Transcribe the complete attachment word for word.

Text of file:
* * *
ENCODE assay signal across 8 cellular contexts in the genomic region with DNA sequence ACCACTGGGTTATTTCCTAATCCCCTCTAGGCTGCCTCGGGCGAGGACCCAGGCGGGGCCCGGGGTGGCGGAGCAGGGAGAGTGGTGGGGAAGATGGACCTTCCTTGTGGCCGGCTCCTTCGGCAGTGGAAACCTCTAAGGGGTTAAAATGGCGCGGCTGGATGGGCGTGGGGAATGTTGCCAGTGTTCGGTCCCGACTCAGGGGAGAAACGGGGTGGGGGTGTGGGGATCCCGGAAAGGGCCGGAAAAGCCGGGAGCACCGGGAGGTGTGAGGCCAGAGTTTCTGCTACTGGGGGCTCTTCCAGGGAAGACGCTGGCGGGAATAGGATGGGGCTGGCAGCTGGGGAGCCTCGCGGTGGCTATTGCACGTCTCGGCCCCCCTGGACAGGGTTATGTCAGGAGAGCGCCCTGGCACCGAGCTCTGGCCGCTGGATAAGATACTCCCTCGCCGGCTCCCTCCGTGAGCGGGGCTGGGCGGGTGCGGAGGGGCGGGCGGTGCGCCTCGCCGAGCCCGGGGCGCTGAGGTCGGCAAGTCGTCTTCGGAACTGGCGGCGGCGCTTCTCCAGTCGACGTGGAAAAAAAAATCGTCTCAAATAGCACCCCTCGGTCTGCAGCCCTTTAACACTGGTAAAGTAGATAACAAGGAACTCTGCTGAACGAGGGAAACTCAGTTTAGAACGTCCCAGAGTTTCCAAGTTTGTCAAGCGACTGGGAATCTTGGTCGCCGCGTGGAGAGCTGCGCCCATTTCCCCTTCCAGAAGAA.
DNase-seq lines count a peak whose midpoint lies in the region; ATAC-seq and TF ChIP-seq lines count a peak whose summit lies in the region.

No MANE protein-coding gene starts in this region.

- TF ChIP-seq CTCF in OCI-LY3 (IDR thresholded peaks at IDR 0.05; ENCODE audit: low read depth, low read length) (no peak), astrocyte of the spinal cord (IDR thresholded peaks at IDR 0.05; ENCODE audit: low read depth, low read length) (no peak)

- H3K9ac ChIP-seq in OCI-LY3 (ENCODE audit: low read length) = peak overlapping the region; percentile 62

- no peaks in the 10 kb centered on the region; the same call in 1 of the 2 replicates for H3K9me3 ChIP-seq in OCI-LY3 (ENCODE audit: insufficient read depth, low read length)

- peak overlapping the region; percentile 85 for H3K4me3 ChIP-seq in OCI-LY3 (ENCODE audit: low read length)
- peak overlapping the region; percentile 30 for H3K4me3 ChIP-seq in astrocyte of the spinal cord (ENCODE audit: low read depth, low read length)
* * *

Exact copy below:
ENCODE assay signal across 8 cellular contexts in the genomic region with DNA sequence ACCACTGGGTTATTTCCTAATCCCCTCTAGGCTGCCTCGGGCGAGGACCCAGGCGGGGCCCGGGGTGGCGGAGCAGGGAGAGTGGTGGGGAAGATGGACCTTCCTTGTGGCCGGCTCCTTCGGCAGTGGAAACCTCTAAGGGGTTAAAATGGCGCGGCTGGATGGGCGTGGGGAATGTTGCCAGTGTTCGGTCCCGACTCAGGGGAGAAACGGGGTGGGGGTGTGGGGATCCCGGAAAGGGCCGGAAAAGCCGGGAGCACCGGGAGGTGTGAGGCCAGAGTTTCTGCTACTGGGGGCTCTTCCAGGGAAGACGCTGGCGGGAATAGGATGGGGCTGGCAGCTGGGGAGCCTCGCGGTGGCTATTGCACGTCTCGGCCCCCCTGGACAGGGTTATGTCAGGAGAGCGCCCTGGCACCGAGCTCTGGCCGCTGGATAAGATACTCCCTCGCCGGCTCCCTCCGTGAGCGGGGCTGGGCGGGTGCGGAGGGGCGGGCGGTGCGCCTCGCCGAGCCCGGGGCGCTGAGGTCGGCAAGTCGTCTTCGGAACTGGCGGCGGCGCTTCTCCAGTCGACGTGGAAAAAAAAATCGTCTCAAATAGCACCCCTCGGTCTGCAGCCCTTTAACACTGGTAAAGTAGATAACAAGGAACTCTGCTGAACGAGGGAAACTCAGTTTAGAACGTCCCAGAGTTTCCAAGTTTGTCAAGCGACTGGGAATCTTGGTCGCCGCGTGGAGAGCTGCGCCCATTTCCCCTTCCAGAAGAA.
DNase-seq lines count a peak whose midpoint lies in the region; ATAC-seq and TF ChIP-seq lines count a peak whose summit lies in the region.

No MANE protein-coding gene starts in this region.

- TF ChIP-seq CTCF in OCI-LY3 (IDR thresholded peaks at IDR 0.05; ENCODE audit: low read depth, low read length) (no peak), astrocyte of the spinal cord (IDR thresholded peaks at IDR 0.05; ENCODE audit: low read depth, low read length) (no peak)

- H3K9ac ChIP-seq in OCI-LY3 (ENCODE audit: low read length) = peak overlapping the region; percentile 62

- no peaks in the 10 kb centered on the region; the same call in 1 of the 2 replicates for H3K9me3 ChIP-seq in OCI-LY3 (ENCODE audit: insufficient read depth, low read length)

- peak overlapping the region; percentile 85 for H3K4me3 ChIP-seq in OCI-LY3 (ENCODE audit: low read length)
- peak overlapping the region; percentile 30 for H3K4me3 ChIP-seq in astrocyte of the spinal cord (ENCODE audit: low read depth, low read length)